In the embodiment shown, platform 100a includes housing 120a and two magnetically-attractive or magnetically-chargeable members (in this case, first member 112a and second member 112b), which are supported by (e.g., coupled to) housing 120a. Device 38a has a coupling side 180 and a working side 184. Device 38a can be part of embodiments of the present systems that include an embodiment of apparatus 34. Device 38a can be configured such that coupling side 180 faces an embodiment of apparatus 34, and such that working side 184 faces away from apparatus 34, when apparatus 34 and device 38a are magnetically coupled to each other. Housing 120a can support or hold members 112a and 112b in fixed relation to one another. Each member has a coupling end 188 oriented toward coupling side 180 of device 38a and a distal end 192 oriented toward working side 180 of device 38a.

Members 112a and 112b can comprise any suitable material that is magnetically attracted to the magnetic field sources 62a, 62b of apparatus 34. Examples of such material include, for example, a magnet, a ferromagnetic material, and a paramagnetic material. In a further example, such material may include a permanent magnet material that can be magnetized and/or de-magnetized with exposure to a magnetic field. In some embodiments, one or both of apparatus 34 and device 38a are configured such that that the magnetic field sources of the apparatus can each be aligned with a different magnetically-attractive member of device 38a, meaning that an axis can be substantially centered in and run lengthwise through a given aligned pair comprising a magnetic field source of the apparatus and a magnetically-attractive member of the device. In the embodiment shown, members 112a and 112b each has an elongated shape. In some embodiments of the present devices, each member 112a, 112b comprises a cylindrical magnet having a height of about 0.25 inches, and a circular cross-section with a diameter of about 0.375 inches. In other embodiments, each member comprise a cylindrical magnet having a height of about any of 0.15 inches, 0.16 inches, 0.17 inches, 0.18 inches, 0.19 inches, 0.20 inches, or 0.21 inches; and a circular cross-section with a diameter of about any of: 0.25 inches, 0.3 inches, 0.35 inches, 0.375 inches, 0.4 inches, 0.45 inches, 0.5 inches, 0.55 inches, 0.6 inches, 0.625 inches, or 0.65 inches. In some embodiments, each member 112a, 112b comprises a plurality of magnets of varying sizes or shapes, for example, five cylindrical magnets having a circular cross-section, two with a height of about 0.6 inches and a diameter of about 0.375 inches, and three with a height of about 0.6 inches and a diameter of about 0.5 inches; four cylindrical magnets having a circular cross section, one with a height of about 0.06 inches and a diameter of about 0.5 inches, and three with a height of about 0.6 inches and a diameter of about 0.625 inches. In other embodiments, members 112a, 112b include any suitable cross-sectional shape, dimension, or number of magnets, or volumes of ferromagnetic or paramagnetic materials.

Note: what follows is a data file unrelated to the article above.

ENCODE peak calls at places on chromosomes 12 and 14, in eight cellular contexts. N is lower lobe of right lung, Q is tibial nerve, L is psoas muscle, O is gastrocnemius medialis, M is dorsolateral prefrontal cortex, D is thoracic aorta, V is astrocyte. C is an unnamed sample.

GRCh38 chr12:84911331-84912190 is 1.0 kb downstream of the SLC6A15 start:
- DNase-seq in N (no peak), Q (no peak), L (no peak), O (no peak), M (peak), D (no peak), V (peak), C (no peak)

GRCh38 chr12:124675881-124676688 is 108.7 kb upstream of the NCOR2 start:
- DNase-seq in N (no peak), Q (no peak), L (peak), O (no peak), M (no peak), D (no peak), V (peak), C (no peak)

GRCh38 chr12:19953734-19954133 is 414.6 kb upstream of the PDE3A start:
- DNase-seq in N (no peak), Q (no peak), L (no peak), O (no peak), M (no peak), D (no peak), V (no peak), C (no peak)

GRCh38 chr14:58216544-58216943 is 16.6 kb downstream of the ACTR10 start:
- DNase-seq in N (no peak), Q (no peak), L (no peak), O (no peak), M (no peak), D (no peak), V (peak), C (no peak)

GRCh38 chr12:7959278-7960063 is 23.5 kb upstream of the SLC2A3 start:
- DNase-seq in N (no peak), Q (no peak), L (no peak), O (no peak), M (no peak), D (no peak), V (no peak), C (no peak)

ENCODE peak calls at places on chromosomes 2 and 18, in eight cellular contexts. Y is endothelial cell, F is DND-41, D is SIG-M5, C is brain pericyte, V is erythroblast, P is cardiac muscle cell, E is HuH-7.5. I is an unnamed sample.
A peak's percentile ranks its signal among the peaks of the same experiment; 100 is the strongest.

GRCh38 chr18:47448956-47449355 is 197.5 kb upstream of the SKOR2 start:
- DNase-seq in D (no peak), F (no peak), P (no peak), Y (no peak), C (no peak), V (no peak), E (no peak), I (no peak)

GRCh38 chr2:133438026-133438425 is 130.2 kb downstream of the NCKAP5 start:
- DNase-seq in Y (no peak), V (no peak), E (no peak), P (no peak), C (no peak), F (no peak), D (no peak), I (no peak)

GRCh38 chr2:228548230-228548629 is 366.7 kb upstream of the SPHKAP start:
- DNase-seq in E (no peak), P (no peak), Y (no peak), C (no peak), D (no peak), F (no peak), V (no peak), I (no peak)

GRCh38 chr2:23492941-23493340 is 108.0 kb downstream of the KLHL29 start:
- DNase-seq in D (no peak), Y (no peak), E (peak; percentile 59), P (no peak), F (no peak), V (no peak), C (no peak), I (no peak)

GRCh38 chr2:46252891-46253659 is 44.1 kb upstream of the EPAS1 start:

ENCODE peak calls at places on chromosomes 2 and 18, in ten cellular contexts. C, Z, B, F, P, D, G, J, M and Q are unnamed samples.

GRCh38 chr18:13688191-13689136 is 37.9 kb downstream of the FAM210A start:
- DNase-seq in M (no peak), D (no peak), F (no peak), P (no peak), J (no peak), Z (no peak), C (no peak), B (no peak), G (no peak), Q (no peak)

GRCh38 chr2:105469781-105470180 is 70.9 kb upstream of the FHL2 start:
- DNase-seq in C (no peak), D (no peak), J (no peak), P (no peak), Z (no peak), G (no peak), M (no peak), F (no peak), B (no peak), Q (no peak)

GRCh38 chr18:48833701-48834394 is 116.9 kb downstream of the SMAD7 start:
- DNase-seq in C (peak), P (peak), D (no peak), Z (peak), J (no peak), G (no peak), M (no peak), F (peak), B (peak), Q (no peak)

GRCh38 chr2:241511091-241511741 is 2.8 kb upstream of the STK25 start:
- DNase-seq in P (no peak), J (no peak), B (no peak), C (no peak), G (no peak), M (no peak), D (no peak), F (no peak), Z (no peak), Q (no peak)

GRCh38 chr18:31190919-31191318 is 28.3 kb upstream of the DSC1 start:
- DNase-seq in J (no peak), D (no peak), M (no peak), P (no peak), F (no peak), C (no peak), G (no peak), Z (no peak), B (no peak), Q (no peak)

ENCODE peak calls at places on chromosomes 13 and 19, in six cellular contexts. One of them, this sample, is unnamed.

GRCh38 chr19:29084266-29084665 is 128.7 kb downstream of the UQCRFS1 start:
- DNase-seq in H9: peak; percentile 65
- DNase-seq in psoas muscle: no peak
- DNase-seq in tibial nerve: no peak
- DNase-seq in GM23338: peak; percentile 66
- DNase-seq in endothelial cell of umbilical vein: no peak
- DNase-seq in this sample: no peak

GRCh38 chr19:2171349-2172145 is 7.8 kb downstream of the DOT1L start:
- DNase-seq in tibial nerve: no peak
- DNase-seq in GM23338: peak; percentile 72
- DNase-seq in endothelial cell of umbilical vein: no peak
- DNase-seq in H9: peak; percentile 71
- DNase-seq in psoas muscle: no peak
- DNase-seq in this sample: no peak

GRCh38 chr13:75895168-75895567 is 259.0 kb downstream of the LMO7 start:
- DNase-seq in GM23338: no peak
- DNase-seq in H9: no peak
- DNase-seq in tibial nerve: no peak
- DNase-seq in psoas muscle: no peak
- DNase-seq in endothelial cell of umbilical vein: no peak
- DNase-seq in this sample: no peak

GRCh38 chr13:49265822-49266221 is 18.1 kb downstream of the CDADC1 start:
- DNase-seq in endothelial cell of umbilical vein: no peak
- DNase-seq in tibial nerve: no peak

In embodiments of the present devices (e.g., device 38a), where members 112a and 112b include magnets, each member will generally have an N pole and an S pole. In some of these embodiments, first member 112a has its N pole oriented toward coupling end 188 and its S pole oriented toward distal end 192, and second member 112b has its S pole oriented toward its coupling end 188 and its N pole oriented toward its distal end 192, such that the members 112a, 112b are in an N-S/S-N configuration. In others of these embodiments, first member 112a has its S pole oriented toward coupling end 188 and its N pole oriented toward distal end 192, and second member 112b has its N pole oriented toward its coupling end 188 and its S pole oriented toward its distal end 192, such that the members 112a, 112b are in an S-N/N-S configuration.